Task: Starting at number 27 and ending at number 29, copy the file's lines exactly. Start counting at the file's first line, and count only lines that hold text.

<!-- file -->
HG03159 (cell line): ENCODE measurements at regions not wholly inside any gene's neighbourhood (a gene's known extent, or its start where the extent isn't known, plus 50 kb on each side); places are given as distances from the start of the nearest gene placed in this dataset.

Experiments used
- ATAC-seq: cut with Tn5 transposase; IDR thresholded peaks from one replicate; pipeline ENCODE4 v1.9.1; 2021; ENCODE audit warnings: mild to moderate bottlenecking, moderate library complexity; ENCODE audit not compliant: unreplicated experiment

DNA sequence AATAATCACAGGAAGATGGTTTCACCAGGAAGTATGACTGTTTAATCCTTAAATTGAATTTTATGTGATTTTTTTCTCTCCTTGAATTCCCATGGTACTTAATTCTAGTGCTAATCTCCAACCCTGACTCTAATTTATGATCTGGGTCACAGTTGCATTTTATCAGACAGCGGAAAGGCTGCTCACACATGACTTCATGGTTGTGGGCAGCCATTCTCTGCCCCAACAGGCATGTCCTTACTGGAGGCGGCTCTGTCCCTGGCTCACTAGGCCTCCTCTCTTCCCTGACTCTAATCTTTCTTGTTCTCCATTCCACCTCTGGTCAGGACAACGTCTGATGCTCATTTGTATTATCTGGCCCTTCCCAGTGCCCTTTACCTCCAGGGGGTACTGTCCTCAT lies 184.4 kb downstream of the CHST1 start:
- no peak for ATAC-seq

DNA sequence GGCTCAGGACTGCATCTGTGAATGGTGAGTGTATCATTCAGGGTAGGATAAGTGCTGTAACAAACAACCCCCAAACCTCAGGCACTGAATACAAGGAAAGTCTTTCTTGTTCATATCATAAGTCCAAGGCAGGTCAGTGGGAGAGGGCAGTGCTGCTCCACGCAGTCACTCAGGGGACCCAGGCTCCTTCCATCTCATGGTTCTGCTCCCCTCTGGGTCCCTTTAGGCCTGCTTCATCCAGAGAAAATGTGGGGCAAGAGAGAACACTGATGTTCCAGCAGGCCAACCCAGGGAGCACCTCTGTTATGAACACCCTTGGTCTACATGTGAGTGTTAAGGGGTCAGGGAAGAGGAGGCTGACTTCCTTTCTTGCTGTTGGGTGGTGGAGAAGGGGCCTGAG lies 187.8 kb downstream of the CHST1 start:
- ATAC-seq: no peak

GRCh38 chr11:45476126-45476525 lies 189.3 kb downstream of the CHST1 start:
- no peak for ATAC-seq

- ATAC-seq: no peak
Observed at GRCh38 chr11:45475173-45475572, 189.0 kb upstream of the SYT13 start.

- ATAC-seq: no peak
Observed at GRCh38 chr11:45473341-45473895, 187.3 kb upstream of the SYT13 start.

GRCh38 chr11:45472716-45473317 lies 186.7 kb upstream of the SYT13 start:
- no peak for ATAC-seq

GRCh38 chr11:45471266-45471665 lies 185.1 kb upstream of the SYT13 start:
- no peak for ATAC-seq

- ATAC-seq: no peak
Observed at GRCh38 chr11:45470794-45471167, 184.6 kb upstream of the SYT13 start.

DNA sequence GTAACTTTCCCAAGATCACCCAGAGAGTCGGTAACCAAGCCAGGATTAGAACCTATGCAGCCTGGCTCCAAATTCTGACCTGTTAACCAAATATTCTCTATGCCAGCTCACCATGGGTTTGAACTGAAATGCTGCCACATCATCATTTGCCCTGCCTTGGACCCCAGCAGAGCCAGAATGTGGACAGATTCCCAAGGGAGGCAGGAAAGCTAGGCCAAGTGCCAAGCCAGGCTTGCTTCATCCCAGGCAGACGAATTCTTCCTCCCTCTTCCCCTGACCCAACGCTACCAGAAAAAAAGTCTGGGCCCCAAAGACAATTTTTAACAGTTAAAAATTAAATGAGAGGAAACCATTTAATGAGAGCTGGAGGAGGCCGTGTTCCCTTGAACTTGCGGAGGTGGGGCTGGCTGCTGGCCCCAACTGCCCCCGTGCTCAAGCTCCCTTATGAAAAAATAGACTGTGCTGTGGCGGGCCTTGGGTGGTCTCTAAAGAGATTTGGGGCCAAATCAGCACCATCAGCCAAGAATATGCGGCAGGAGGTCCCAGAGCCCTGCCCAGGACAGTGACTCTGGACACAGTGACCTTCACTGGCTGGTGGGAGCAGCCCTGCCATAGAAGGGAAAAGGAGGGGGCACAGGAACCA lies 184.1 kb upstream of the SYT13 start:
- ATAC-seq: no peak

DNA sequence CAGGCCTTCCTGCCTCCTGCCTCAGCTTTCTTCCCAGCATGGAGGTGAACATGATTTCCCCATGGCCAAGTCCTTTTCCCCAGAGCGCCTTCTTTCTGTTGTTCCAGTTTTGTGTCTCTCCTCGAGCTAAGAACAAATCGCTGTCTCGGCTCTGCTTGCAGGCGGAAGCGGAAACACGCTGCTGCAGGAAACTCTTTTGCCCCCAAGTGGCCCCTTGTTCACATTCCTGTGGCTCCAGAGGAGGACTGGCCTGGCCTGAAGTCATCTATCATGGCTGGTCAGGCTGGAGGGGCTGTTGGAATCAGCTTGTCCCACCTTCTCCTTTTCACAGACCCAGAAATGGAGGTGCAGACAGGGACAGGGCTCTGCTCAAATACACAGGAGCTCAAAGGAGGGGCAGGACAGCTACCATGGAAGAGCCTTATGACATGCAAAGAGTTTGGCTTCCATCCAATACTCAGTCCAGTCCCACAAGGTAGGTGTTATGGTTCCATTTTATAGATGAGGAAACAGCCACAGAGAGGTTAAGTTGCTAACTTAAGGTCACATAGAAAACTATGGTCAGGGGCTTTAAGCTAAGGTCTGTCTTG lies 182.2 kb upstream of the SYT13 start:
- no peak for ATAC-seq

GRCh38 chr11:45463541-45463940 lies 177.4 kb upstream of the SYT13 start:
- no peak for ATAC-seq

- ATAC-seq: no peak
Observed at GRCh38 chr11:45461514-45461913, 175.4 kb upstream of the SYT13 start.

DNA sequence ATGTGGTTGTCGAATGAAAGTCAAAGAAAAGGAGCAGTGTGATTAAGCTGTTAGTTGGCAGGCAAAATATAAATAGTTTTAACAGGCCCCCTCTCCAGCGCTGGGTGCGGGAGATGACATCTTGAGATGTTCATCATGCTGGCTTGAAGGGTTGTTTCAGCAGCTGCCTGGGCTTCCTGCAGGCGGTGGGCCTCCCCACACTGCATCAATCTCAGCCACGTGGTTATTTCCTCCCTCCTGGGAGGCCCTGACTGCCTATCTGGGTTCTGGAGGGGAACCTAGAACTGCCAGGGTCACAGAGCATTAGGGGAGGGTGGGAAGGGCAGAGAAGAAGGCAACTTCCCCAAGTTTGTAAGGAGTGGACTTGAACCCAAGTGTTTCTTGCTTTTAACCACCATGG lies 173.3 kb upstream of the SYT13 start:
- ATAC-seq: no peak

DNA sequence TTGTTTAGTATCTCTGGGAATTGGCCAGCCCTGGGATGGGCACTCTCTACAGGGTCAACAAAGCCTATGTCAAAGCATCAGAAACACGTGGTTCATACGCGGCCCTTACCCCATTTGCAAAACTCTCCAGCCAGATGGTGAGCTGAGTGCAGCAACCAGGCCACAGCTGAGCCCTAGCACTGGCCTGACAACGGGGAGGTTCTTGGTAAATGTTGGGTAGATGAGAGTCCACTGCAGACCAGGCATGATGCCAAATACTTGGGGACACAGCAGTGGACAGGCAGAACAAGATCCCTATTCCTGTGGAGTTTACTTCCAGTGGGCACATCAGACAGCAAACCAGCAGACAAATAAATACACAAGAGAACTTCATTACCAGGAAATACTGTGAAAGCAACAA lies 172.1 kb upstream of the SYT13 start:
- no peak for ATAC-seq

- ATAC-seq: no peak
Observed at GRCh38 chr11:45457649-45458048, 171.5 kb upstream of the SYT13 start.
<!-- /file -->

Observed at GRCh38 chr11:45461514-45461913, 175.4 kb upstream of the SYT13 start.

DNA sequence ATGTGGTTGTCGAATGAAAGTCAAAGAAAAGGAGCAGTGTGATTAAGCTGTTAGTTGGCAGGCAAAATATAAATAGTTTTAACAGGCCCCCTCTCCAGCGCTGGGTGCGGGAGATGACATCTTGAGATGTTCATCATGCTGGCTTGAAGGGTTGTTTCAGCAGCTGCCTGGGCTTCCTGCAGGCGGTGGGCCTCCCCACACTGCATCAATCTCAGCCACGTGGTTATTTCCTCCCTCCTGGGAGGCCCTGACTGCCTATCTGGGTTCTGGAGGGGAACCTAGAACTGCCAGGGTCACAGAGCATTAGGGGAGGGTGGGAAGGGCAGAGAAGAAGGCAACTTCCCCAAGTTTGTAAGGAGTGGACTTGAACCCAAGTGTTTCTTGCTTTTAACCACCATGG lies 173.3 kb upstream of the SYT13 start:
- ATAC-seq: no peak